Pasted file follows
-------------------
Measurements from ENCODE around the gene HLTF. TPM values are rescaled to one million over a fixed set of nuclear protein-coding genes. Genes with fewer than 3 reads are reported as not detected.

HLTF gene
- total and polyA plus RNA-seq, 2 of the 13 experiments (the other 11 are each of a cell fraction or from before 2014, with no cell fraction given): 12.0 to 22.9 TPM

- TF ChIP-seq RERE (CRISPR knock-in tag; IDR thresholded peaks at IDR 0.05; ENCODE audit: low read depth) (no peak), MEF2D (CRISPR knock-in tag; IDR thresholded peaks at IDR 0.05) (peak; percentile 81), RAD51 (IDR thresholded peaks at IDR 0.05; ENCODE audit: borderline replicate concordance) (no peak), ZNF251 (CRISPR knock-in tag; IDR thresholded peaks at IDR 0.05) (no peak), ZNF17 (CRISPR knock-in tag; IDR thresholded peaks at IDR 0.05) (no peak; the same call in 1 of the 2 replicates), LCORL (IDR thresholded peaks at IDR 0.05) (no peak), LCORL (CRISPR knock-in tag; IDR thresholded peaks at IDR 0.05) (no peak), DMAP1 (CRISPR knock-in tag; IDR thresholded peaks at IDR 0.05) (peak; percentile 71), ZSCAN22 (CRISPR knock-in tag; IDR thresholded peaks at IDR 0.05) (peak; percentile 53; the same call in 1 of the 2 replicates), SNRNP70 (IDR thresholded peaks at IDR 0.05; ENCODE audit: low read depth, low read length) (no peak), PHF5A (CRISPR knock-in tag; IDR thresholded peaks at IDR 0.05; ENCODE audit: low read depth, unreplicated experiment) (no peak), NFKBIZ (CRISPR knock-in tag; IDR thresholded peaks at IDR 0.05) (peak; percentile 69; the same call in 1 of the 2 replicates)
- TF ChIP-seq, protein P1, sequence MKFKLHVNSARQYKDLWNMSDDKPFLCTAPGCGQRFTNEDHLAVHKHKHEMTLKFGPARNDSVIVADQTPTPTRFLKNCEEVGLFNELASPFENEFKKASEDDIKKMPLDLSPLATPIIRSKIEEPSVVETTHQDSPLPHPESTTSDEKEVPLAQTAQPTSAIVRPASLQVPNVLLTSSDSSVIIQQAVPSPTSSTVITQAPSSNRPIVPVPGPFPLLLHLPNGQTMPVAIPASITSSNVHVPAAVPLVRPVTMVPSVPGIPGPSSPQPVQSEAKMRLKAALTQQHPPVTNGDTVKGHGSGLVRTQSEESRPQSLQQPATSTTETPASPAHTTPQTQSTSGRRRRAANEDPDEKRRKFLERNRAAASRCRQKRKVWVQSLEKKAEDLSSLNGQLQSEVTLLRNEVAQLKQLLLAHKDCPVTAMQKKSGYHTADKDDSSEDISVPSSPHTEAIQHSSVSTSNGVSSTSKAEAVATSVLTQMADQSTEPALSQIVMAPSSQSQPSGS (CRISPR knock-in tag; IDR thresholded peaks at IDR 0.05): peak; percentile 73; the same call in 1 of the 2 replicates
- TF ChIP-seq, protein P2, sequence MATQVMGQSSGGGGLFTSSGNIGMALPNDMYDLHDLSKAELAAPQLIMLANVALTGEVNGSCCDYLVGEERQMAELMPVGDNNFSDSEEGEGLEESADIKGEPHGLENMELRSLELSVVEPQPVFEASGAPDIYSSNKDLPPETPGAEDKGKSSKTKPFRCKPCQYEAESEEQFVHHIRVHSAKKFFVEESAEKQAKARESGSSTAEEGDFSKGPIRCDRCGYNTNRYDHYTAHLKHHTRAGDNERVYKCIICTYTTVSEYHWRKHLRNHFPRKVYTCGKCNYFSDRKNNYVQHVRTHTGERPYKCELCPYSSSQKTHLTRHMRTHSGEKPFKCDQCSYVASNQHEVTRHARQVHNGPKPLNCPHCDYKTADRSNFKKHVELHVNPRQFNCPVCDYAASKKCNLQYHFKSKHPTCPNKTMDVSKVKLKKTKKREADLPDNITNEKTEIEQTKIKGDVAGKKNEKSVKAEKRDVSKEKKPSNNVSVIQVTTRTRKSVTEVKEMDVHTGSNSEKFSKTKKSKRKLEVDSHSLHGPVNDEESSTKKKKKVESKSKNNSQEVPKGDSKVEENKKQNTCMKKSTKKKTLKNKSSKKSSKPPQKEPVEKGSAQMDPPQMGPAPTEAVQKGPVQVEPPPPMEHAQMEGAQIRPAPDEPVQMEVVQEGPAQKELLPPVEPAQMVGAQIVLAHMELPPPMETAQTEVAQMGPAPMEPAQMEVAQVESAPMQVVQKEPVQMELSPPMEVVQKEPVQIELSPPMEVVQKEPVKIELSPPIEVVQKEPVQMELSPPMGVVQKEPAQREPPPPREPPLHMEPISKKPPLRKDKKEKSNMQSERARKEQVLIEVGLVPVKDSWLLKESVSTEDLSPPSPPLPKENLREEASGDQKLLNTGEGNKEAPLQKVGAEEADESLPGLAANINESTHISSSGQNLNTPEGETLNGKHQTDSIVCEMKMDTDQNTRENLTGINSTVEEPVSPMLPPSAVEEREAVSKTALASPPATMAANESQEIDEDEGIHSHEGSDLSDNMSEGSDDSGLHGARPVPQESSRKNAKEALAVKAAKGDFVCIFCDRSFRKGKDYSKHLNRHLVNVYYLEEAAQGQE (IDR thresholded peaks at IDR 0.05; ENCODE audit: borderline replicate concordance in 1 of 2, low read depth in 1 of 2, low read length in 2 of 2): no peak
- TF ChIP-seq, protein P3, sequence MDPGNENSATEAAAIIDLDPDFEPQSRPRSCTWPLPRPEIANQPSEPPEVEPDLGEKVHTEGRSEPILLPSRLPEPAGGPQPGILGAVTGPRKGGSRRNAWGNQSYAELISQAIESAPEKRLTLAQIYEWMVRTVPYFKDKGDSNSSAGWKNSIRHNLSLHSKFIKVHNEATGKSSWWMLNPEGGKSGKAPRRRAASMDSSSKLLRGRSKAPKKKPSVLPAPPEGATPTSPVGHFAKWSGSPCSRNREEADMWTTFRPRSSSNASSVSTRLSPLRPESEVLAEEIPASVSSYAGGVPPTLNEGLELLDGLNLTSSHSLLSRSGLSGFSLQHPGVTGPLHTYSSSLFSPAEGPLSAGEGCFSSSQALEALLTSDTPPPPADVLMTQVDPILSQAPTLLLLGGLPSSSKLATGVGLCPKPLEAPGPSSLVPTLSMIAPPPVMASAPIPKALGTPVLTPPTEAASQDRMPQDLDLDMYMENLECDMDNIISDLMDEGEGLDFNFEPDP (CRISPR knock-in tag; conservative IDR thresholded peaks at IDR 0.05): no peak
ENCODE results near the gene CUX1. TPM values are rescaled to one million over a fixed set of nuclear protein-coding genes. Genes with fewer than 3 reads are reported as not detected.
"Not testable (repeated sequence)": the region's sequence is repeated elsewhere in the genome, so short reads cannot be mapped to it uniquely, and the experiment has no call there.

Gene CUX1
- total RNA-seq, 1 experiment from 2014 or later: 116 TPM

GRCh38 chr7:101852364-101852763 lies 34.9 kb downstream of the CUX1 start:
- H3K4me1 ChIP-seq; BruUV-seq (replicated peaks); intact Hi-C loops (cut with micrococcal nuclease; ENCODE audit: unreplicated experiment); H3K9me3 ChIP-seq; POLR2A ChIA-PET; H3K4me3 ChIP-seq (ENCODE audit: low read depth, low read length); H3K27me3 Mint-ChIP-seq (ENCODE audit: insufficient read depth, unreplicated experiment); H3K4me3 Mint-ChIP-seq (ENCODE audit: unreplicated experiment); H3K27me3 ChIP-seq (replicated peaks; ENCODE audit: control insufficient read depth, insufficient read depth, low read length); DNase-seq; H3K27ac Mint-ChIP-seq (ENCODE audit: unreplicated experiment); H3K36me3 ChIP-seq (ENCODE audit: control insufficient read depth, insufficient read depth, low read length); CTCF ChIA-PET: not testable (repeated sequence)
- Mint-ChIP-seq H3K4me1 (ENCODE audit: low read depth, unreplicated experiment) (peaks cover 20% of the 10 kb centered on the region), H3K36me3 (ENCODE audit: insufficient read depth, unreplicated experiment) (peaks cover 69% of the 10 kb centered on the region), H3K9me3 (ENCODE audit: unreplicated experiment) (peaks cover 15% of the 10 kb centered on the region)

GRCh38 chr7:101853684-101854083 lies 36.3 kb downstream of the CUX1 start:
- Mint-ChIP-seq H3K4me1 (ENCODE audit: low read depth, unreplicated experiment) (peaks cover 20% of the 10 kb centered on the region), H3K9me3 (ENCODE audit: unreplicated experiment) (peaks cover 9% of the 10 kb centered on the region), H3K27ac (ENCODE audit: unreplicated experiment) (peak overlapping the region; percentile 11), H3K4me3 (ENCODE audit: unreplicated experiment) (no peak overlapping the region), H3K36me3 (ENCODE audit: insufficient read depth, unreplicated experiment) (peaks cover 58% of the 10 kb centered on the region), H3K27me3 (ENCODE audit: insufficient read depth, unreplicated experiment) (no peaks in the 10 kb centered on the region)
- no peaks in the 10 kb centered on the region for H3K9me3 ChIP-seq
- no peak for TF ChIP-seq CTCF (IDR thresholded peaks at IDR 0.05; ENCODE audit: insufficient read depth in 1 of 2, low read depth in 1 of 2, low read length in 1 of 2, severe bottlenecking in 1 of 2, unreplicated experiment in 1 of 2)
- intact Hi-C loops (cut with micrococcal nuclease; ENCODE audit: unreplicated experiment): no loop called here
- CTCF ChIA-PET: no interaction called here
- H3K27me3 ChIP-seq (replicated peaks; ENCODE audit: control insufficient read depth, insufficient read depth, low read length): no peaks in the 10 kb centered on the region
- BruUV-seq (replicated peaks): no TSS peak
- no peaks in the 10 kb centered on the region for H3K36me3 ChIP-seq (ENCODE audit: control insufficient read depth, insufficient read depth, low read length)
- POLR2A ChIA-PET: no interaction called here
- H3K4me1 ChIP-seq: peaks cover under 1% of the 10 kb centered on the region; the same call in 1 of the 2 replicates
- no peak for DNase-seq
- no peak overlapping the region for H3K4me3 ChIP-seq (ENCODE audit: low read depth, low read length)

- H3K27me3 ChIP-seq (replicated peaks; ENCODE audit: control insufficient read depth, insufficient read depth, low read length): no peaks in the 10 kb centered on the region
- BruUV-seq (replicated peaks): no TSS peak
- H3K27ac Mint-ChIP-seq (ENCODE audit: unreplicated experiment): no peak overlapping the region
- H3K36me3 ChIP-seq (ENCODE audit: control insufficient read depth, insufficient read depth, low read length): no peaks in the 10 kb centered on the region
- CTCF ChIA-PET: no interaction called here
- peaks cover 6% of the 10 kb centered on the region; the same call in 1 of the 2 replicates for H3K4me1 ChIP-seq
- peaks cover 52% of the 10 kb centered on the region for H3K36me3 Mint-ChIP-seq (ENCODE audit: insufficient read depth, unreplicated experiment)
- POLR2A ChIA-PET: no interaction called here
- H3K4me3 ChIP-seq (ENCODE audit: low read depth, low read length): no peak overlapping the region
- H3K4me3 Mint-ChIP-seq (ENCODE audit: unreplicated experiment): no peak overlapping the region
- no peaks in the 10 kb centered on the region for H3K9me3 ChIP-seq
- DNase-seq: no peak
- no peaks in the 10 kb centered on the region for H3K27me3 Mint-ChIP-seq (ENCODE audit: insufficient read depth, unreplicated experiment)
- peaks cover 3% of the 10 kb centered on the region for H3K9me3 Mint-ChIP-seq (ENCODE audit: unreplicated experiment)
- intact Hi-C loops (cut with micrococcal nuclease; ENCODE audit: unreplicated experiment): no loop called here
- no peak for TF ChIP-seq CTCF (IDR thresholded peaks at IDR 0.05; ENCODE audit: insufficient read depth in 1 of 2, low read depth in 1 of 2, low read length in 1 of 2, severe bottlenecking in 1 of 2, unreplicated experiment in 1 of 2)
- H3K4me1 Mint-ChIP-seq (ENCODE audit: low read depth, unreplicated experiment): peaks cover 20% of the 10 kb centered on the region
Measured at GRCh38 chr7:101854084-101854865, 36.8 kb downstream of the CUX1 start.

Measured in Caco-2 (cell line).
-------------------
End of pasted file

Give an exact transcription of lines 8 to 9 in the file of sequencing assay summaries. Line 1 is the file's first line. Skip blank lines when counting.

ENCODE results near the gene CUX1. TPM values are rescaled to one million over a fixed set of nuclear protein-coding genes. Genes with fewer than 3 reads are reported as not detected.
"Not testable (repeated sequence)": the region's sequence is repeated elsewhere in the genome, so short reads cannot be mapped to it uniquely, and the experiment has no call there.